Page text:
Tuesday, May 19, 2015

Mohamed Morsi

Mohamed Morsi  (born 8 August 1951) is an Egyptian politician who served as the fifth President of Egypt, from 30 June 2012 to 3 July 2013, when he was removed by Field Marshal Abdel Fattah el-Sisi after the June 2013 Egyptian protests and the 2013 Egyptian coup d'état. He was the first democratically elected head of state in Egyptian history.

Mohamed Morsi was educated in Egyptian public schools and universities; he was later granted a scholarship from the Egyptian government to prepare for a Ph.D. degree in the United States. Morsi was a Member of Parliament in the People's Assembly of Egypt from 2000 to 2005, and a leading member in the Muslim Brotherhood. He became Chairman of the Freedom and Justice Party (FJP) when it was founded by the Muslim Brotherhood in the wake of the 2011 Egyptian revolution after escaping from prison. He stood as the FJP's candidate for the May–June 2012 presidential election. Morsi's victory in the presidential election was announced on 24 June 2012 after he won the run-off election, winning 51.7 percent of the vote against Ahmed Shafik, deposed leader Hosni Mubarak's last prime minister.

As president, Morsi granted himself unlimited powers and the power to legislate without judicial oversight or review of his acts, stating that he would protect the nation from the Mubarak-era power structure, which he called "remnants of the old regime" (Arabic: فلول‎, ALA-LC: fulūl) In late November, he issued an Islamist-backed draft constitution and called for a referendum, an act that his opponents called an "Islamist coup". These issues, along with complaints of prosecutions of journalists and attacks on nonviolent demonstrators, brought hundreds of thousands of protesters to the streets in the 2012 Egyptian protests.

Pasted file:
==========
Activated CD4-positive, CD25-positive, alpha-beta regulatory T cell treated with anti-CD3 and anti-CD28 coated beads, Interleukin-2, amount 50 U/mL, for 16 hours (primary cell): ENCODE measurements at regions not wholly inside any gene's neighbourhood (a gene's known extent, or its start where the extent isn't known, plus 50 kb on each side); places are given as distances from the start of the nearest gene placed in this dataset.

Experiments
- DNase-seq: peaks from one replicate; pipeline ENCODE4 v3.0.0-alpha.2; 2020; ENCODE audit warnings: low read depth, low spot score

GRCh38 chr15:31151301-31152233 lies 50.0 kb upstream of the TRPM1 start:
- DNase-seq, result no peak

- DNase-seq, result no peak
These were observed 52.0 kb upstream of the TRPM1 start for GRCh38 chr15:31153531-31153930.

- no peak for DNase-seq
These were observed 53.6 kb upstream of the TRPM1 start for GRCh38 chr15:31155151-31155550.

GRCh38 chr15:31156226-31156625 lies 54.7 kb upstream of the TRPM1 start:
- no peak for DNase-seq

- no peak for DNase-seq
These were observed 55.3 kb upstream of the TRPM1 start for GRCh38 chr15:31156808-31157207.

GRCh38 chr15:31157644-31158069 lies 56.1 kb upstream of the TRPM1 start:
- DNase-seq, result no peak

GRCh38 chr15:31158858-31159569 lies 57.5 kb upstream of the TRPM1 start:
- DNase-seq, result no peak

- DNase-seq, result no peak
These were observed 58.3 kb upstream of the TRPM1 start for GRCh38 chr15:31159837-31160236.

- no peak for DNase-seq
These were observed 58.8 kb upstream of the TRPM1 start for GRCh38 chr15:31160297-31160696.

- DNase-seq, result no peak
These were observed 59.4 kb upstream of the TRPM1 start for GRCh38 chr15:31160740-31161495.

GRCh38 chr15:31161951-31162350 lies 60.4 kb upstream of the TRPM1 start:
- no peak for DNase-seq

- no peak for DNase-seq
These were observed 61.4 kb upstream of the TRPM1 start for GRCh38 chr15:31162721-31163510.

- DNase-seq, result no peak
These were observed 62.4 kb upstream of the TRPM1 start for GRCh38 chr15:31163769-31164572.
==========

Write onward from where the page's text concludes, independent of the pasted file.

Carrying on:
On 30 June 2013, protests erupted across Egypt, which saw protesters calling for the president's resignation. In response to the events, Morsi was given a 48-hour ultimatum by the military to meet their demands and to resolve political differences, or else they would intervene by "implementing their own road map" for the country. He was unseated on 3 July by a military coup council consisting of Defense Minister Abdul Fatah al-Sisi, opposition leader Mohamed ElBaradei, the Grand Imam of Al Azhar Ahmed el-Tayeb, and Coptic Pope Tawadros II. The military suspended the constitution, established a new administration headed by the chief justice, and initiated a "brutal" crackdown on the Muslim Brotherhood.

On 1 September 2013, prosecutors referred Morsi to trial on charges of inciting deadly violence. He also faced trial for incitement to murder, espionage and conspiracy to commit acts of terrorism. He was sentenced to 20 years in prison, but acquitted of murder, on 21 April 2015. On 16 May 2015 he was sentenced to death by an Egyptian court for his role in the Wadi el-Natrun prison break during the 2011 revolution, although the court will pronounce its final decision on 2 June. However, Islamists have warned of a backlash on the death sentence of Morsi.

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